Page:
several short stories independent of it centered around the adventures of Rat
and Mole. While initial reviews of the book were mixed, it quickly became
popular; with U.S. President Theodore
Roosevelt and Winnie
the Pooh creator A.A. Milne being counted
amongst its fans.
Rankin/Bass' Reluctant Dragon meeting their Mr. Toad.
Reluctant Dragon & Mr. Toad Show debuted on ABC on September 12, 1970. As the title
suggests, it featured the adventures of the dragon, now named Tobias (Paul
Soles), and Mr. Toad (Claude Rae). However, the worlds of the two characters
only interacted during the opening and closing titles, commercial bumpers, and in the story
“Toad’s Time Machine”. The series was actually broken up into three different
stories: two featuring Tobias at the beginning and end, and a Mr. Toad one
right in the middle. The entire series was adapted and written by Romeo Muller and William J. Keenan, music by Maury Laws with lyrics by Jules Bass, characters designed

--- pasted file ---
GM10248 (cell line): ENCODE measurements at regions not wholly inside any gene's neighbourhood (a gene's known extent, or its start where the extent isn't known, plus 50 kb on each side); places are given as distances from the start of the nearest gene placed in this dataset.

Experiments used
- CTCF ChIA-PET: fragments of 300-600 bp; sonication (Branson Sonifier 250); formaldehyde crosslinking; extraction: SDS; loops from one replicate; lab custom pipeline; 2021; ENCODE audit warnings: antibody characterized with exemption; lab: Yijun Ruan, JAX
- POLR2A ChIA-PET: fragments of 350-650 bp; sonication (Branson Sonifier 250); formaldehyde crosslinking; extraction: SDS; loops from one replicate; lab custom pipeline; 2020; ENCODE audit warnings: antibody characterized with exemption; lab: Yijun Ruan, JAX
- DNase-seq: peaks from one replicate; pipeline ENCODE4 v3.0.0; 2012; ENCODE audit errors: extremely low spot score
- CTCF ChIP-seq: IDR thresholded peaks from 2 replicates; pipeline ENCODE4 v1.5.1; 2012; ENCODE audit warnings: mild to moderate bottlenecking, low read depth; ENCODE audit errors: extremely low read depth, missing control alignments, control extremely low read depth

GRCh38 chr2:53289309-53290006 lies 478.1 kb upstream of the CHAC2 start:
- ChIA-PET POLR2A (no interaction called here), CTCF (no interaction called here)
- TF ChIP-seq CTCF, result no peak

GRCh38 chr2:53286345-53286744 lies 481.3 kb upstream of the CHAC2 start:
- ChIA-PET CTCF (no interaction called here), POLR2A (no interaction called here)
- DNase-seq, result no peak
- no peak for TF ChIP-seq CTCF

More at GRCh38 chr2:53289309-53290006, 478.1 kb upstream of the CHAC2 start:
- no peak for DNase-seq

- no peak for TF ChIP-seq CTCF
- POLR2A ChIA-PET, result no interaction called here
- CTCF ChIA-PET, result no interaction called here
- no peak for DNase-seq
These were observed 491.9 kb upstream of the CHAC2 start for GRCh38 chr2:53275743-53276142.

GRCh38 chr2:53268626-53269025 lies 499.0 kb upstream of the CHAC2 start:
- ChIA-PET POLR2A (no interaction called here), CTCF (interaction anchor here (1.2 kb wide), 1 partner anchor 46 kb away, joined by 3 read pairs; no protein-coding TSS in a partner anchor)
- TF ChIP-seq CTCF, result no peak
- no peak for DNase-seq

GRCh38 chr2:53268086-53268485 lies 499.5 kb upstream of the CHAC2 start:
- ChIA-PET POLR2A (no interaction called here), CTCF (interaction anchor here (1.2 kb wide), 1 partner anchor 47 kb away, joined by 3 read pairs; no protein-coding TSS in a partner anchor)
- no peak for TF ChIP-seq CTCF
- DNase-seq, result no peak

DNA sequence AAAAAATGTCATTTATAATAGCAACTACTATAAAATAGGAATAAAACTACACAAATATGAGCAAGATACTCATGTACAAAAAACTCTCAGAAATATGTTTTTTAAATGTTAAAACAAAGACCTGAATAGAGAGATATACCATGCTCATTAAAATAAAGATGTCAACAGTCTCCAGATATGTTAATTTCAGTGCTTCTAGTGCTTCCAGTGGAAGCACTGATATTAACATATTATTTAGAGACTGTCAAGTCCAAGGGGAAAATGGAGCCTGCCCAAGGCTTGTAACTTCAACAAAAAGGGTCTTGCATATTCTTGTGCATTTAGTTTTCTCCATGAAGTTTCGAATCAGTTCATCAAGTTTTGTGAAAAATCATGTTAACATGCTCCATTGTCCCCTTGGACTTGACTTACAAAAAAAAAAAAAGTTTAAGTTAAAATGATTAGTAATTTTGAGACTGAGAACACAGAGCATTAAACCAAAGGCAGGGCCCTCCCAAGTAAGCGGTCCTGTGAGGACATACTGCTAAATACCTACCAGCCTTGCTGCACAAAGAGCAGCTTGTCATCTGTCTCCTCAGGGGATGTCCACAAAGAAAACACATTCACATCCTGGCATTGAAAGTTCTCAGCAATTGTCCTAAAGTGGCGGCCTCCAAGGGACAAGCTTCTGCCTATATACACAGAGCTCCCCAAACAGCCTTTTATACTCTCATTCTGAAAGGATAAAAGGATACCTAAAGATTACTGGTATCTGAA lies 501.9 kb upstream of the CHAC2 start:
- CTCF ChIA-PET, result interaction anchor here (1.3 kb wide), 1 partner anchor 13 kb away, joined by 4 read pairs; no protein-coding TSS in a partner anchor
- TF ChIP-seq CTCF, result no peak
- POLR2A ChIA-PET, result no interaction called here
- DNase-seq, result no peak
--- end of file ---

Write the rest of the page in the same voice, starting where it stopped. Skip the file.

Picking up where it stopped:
by Paul Coker Jr., and animation
duties handled in Japan by Mushi Studios.
It was produced and directed by studio founders Arthur Rankin, Jr. and Bass.
Tobias after encountering a daisy.
Reluctant Dragon segments opened with royal trumpets blaring before the
story title was shown with Tobias behind it. As in the original story, Tobias
was a gentle dragon who didn’t want to hurt anyone. However, he was cursed by
the wizard Merlin
to unleash dangerous fiery sneezes whenever he saw a daisy in any form—from the
real thing to a simple picture. It was often a point of great shame when one of
these attacks hit; as well as troublesome for the medieval village of
Willowmarch where he resided.
Tobias, Sir Malcolm and King Henry in one of many encounters with Ugliola and Iriving the Bold.
Willowmarch was King Herman the Atrocious (Carl Banas); a self-centered and